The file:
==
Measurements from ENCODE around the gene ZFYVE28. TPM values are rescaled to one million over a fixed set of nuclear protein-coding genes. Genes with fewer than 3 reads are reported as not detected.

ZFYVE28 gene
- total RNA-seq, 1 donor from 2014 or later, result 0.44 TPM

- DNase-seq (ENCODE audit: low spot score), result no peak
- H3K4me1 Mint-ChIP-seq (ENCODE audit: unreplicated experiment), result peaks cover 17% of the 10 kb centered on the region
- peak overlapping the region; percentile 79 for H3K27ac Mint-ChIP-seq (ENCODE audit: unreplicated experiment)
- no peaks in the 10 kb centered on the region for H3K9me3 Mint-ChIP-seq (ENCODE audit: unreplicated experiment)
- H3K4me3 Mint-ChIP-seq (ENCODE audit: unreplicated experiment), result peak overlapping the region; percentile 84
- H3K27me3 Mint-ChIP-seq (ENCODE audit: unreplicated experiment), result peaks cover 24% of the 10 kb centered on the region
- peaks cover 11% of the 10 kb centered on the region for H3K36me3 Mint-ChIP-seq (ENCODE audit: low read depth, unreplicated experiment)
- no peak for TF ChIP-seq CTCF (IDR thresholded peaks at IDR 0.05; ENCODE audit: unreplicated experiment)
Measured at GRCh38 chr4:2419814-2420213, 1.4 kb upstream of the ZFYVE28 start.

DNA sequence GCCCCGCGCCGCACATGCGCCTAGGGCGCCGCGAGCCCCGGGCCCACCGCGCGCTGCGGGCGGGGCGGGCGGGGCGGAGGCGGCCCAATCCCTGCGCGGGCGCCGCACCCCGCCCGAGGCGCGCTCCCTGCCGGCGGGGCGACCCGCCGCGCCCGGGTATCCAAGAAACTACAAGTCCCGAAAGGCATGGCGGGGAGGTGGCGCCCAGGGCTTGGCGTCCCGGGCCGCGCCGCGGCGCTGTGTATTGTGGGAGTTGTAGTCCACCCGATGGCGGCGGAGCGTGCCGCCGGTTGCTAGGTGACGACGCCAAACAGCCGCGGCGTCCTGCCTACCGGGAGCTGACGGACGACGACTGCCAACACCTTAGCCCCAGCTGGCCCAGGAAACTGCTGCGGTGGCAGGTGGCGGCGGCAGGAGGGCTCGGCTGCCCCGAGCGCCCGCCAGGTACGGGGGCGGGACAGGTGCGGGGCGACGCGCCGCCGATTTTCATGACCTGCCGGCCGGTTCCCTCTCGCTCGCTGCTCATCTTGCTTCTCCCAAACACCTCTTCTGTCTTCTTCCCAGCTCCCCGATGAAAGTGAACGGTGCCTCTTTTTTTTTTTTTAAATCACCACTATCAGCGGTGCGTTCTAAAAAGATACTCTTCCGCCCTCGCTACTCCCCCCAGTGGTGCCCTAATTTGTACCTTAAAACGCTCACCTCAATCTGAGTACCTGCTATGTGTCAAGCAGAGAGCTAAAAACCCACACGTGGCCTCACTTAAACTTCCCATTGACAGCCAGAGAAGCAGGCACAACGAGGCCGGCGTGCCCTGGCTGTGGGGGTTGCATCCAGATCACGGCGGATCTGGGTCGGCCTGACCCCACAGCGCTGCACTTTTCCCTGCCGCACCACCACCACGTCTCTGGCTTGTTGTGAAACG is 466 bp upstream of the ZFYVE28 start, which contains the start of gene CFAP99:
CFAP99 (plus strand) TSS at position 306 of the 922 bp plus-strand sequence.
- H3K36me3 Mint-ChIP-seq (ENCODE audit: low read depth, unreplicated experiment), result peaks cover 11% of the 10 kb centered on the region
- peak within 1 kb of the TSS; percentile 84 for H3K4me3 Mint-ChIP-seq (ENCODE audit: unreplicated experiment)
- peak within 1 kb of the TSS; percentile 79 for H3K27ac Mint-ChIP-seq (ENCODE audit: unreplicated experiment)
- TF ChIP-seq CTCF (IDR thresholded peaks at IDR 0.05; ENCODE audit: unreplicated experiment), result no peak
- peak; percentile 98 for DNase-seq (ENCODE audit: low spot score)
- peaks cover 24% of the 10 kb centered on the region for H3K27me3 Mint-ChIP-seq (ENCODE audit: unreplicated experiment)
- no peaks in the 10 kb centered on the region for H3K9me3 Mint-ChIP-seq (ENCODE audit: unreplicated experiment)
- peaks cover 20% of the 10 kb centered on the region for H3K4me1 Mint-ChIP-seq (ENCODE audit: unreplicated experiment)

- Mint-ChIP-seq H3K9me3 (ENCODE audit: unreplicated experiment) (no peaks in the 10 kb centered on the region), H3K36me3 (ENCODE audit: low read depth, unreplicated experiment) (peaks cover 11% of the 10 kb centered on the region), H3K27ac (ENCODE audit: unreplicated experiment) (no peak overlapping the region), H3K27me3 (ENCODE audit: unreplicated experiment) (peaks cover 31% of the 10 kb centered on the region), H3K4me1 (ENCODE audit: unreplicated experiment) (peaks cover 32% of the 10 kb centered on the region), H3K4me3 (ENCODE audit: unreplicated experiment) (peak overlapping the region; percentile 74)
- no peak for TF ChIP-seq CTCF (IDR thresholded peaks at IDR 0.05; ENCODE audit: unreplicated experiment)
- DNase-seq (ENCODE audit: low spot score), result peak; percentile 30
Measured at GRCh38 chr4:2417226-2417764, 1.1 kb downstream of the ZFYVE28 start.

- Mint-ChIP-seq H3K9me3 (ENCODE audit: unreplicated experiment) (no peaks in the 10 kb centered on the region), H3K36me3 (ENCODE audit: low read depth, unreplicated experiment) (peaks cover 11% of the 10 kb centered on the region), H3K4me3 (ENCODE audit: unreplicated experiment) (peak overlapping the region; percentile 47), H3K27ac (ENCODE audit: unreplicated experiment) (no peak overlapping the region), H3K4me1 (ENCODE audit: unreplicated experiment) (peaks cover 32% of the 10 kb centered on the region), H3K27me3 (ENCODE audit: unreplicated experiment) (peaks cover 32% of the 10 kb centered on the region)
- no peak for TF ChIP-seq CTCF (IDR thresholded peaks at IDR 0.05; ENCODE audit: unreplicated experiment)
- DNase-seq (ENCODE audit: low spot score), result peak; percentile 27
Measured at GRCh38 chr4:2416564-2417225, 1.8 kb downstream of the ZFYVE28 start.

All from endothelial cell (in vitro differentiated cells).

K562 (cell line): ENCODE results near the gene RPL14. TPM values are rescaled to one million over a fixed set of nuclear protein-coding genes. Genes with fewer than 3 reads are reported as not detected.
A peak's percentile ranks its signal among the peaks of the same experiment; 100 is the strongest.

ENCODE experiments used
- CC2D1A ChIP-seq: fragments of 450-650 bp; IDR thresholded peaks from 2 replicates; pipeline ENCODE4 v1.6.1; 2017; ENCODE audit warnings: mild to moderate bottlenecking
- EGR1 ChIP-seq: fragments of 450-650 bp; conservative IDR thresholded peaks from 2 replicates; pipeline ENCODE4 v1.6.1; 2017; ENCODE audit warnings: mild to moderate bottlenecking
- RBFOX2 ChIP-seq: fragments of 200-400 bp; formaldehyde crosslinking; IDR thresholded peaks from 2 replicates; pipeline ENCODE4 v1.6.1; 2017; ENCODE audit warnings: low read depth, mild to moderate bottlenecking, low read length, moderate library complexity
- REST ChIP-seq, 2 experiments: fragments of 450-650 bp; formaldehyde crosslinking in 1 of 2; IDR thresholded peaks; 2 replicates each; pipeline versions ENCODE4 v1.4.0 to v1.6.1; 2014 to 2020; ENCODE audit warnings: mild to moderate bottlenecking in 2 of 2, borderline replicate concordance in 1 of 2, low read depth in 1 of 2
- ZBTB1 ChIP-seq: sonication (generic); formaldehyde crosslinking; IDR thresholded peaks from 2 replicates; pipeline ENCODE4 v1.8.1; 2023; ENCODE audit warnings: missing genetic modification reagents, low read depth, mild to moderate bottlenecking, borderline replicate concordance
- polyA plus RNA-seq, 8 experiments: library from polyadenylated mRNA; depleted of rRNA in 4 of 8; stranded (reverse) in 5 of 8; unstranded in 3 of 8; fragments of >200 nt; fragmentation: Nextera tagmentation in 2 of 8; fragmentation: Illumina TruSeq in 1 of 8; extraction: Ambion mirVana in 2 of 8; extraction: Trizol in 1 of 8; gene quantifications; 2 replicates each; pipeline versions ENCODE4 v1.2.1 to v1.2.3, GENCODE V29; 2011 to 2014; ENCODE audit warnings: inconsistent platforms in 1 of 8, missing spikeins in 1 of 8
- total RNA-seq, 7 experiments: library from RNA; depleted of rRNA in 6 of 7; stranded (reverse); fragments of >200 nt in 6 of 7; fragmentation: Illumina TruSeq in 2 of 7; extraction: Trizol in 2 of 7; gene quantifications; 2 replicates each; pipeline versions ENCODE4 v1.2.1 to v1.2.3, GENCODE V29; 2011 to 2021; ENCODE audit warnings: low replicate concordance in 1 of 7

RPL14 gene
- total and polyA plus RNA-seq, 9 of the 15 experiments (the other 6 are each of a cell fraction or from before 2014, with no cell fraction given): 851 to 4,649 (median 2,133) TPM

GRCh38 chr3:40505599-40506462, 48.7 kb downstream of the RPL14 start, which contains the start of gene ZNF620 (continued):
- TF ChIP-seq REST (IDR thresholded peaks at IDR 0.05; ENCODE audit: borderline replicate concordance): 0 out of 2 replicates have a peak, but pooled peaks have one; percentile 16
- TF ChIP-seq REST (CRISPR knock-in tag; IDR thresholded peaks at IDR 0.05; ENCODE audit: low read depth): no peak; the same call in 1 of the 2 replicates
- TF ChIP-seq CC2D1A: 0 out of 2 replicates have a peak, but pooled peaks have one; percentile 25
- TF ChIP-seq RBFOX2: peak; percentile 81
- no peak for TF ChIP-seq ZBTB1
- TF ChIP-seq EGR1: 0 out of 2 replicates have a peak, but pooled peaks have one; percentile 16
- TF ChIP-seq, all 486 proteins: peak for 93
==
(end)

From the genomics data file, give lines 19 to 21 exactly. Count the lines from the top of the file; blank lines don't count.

- peak; percentile 98 for DNase-seq (ENCODE audit: low spot score)
- peaks cover 24% of the 10 kb centered on the region for H3K27me3 Mint-ChIP-seq (ENCODE audit: unreplicated experiment)
- no peaks in the 10 kb centered on the region for H3K9me3 Mint-ChIP-seq (ENCODE audit: unreplicated experiment)